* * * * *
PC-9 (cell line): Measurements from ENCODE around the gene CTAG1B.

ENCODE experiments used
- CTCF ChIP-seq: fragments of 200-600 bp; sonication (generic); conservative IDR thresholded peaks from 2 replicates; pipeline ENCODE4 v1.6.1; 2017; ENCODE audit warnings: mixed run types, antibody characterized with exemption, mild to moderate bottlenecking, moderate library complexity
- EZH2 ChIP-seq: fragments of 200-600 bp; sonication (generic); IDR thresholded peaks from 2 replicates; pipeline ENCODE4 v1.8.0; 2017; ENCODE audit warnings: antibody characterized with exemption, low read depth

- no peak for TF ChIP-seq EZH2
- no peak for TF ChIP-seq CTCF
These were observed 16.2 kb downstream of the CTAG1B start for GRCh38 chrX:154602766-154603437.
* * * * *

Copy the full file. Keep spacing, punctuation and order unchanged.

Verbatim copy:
PC-9 (cell line): Measurements from ENCODE around the gene CTAG1B.

ENCODE experiments used
- CTCF ChIP-seq: fragments of 200-600 bp; sonication (generic); conservative IDR thresholded peaks from 2 replicates; pipeline ENCODE4 v1.6.1; 2017; ENCODE audit warnings: mixed run types, antibody characterized with exemption, mild to moderate bottlenecking, moderate library complexity
- EZH2 ChIP-seq: fragments of 200-600 bp; sonication (generic); IDR thresholded peaks from 2 replicates; pipeline ENCODE4 v1.8.0; 2017; ENCODE audit warnings: antibody characterized with exemption, low read depth

- no peak for TF ChIP-seq EZH2
- no peak for TF ChIP-seq CTCF
These were observed 16.2 kb downstream of the CTAG1B start for GRCh38 chrX:154602766-154603437.